The importance of women in the vegan movement
The social structure that has been in place throughout the ages, in the West as well as the East, has conditioned and defined women’s role in society. With no way to overcome the system of oppression, which was sometimes veiled and quite clear at others, a stereotypical sociocultural relation was imposed and has remained crystalized for centuries. Gender equality rights weren’t to be updated along with the chronological and social evolution of the communities.
The feminine, in whichever body it can be identified in, has always been the object of a struggle. Women have had, and still do to this day, to fight against discrimination and to strengthen the acknowledgement of their rights which, up until the nineteenth century, was generically conditioned to domestic labour, a monastic life or to parties within a household setting.
From the 20th century on, with the rise of vegan activism in the mid 1940’s, the already existing fight for rights joined forces with other types of liberation movements. The importance of women activists in the vegan movement is highlighted by personalities who played fundamental roles in the dissemination of Animal Rights.
Vegan women activists have become an inspiration for this movement which is, after all, intersectional. Veganism from a feminist standpoint has the freedom for the oppressed bodies of non-human and human animals as a basis. It aims to develop a more fair society: horizontal, egalitarian, ecological and with rights to land and a clean diet.
These precepts are often explained by activist and american scholar Angela Davis, who establishes a connection between Human Rights and Animal Rights. She is currently one of the most important personalities when it comes to explaining the intersectionality in veganism. Davis is also an emeritus teacher in the University of California, Santa Cruz.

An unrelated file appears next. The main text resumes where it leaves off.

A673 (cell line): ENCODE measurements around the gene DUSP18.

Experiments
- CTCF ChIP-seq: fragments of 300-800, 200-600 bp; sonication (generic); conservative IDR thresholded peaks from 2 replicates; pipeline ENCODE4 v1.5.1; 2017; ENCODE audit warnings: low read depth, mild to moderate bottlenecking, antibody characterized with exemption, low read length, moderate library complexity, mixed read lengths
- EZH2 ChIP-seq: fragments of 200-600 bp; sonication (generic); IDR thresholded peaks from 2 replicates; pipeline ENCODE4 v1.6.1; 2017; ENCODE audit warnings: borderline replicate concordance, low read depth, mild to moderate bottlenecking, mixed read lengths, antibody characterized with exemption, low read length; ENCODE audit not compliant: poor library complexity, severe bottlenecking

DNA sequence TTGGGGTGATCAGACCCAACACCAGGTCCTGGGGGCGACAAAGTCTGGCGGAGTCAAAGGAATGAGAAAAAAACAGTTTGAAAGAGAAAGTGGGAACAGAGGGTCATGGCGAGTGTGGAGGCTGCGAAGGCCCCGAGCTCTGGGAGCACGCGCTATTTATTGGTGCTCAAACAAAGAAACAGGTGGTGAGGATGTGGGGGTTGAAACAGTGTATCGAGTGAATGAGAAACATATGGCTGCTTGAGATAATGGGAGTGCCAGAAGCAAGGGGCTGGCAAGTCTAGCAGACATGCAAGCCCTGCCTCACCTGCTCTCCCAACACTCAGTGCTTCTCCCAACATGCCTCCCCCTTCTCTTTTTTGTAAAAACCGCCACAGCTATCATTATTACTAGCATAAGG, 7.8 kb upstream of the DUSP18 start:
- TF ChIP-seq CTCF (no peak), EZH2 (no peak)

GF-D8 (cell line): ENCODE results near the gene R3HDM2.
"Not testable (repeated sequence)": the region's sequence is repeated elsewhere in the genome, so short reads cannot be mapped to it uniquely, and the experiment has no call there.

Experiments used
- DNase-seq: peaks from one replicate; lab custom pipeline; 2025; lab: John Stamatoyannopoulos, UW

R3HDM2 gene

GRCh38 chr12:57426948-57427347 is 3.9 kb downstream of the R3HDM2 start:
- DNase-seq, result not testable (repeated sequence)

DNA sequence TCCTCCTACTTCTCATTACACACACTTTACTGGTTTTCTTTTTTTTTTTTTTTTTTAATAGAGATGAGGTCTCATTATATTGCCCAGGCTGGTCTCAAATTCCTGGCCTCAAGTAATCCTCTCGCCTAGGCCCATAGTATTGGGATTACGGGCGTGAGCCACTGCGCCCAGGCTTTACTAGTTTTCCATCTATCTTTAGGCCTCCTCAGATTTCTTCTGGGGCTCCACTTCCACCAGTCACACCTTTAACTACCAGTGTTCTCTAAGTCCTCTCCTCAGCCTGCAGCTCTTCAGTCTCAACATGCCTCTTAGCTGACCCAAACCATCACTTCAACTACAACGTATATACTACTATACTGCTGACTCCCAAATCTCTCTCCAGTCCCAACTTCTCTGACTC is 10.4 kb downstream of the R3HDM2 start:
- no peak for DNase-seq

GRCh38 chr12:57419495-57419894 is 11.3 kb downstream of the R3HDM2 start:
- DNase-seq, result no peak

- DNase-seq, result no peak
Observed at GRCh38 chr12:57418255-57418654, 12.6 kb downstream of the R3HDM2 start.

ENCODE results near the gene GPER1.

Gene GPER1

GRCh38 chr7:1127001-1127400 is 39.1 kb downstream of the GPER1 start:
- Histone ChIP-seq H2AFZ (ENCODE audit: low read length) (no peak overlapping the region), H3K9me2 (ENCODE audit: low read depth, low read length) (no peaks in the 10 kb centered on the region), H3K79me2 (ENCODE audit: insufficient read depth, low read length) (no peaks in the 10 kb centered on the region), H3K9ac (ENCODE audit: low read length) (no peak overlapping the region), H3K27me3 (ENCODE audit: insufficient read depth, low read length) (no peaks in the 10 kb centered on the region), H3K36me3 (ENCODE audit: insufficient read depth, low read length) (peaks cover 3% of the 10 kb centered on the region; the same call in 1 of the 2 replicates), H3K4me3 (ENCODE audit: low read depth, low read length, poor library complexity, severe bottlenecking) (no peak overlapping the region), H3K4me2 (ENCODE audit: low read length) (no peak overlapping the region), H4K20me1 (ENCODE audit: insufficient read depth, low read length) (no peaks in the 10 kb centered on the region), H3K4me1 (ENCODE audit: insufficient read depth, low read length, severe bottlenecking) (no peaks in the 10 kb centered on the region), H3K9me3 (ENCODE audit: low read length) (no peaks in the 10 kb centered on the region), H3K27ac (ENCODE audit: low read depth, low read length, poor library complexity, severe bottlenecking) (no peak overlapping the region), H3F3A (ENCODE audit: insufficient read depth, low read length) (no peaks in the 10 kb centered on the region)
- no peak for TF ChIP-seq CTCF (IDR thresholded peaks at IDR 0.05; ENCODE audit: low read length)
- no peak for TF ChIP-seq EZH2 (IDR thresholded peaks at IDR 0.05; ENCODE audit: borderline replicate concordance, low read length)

“Most people don’t think about the fact they’re eating animals. When they’re eating a steak or eating chicken, most people don’t think about the tremendous suffering that those animals endure simply to become food products to be consumed by human beings”, Davis said in 2012, during an interview with Grace Lee Boggs.
One of the most famous and important actresses of her generation, at age 39, Brigitte Bardot began a new life as an Animal Rights activist. In 1973 when she was at the peak of her career, having acted in dozens of films, Bardot announced her retirement from the silver screen.
In an interview for the british newspaper The Guardian in July 2015, she said that when she found out the truth about animal exploitation, she realized that it would be obvious, and even imperative to end her career. In 1986, she auctioned off her goods to create the Fondation Brigitte Bardot for the well being and protection of animals.
To the Daily Mail she said: “I’ve rescued stray dogs and cats my whole life, but when I started the foundation, my intention was already to do so much more than that. My goal is to protect every wild or and domestic animal in France and abroad. I started small. I had to learn all about animal protection, the laws, the organization of charity institutions, management and health and safety obligations.”
At only 18 years old, activist Greta Thunberg has already been elected as a youth model by the animal rights organization PETA and Person of the Year by Time magazine. Famous around the globe for her climate activism, Greta is also a vegan and began protesting on her own in August 2018 outside of the Swedish parliament, where she demanded practical action in response to climate change.
Since then, she has motivated millions of children from several different countries to join her in the School Strike for Climate. In a strong, blunt speech in the UN Climate Action Committee in New York in 2019, she said: “You have stolen my dreams and my childhood with your empty words” – “People are suffering. People are dying; entire ecosystems are collapsing. We are in the beginning of a mass extinction and all you can talk about is money and fairytales and economic growth. How dare you?”